China / Society

Technicians ride wave of modern communications

By Zhang Yunbi in Sansha, Hainan province ( Updated: 2016-05-26 00:22

Vast distances, loneliness, wind and tide, are no obstacles to technicians answering the call, so that others can, well, answer their calls. China's largest cellular network provider is boosting and ensuring 4G signal access in the South China Sea.

Their work has connected many isolated remote islands to the outside world. Even Vietnamese fisher­men, who illegally fish near, have bought the ChinaMobile SIM cards for signals, according to local islanders.

But the scale of the operation, including shipping, building, maintaining and upgrading transceivers and cellular radio towers, is huge, especially as it takes 10 to 15 hours to cover more than 300 km from Hainan Island to Yongxing Island, part of the Xisha Islands.

"Sometimes we have to relay a signal if we are to reach a more remote island, transferring from a bigger ship to a smaller one, and so on'', said Su Xun, a veteran technician with China Mobile's Hainan branch. "Sometimes we rent a boat from local fisherman for shipping."

With the distances involved, time is of the essence. Su noted that the government ships often stay at a destination for just a few hours before lifting anchor and sailing again. This means that all the work, be it tower installations, off-loading equipment, must be done as efficiently and quickly as possible. Any delay can mean weeks of waiting.

"Sometimes it is impossible to finish fixing or updating the equipment within three hours. We have no choice but to stay for more than a month to wait for the next ship to dock," Su said.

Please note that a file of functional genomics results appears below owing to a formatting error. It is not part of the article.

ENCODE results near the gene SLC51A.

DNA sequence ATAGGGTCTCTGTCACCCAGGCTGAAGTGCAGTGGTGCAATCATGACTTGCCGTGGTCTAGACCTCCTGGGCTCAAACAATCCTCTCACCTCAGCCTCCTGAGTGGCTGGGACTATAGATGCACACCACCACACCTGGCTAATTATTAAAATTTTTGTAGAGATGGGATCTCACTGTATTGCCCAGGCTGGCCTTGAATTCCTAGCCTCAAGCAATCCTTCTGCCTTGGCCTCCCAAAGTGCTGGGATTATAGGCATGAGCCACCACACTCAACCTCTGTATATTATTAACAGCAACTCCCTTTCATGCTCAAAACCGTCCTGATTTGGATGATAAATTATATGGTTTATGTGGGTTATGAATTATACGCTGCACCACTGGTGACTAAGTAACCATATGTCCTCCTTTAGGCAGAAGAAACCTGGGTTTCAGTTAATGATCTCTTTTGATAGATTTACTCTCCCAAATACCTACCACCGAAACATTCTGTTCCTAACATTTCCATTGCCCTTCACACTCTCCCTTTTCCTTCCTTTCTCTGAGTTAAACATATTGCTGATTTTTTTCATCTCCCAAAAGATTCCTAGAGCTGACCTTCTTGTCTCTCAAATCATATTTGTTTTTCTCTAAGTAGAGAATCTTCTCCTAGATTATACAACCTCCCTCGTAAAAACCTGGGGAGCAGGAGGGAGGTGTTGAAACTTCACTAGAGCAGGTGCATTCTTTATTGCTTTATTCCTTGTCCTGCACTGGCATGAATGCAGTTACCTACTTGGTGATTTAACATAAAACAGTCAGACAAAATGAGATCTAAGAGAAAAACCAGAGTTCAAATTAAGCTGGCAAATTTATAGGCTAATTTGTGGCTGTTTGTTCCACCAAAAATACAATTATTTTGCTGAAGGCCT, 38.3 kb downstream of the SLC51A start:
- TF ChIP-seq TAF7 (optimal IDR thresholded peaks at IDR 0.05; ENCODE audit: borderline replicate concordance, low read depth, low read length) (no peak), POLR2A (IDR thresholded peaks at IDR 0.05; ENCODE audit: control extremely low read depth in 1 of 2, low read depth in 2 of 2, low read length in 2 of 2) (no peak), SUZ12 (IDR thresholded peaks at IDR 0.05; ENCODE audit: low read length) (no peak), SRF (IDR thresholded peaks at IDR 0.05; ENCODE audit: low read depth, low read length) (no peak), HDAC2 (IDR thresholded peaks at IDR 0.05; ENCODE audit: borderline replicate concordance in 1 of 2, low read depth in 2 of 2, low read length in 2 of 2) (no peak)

Deng Ruming, a colleague of Su, works on optimizing the networks and he noted one frustrating incident to highlight the point.

"The laptop is a must for tuning and upgrading transceivers. Once a colleague's laptop went overboard during a storm,'' Deng said adding that the trip had to be made again. Thankfully, these types of incidents are rare.

Other challenges facing Su and his team include high levels of humidity and corrosive seawater, both of which can play havoc with the sensitive equipment.

Those on board "Sansha 1" - the largest and most advanced vessel commuting between Hainan Island and Yongxing – have reason to appreciate the technical expertise that allows them to utilize 4G signals at any time throughout their trip and make a call at their convenience.

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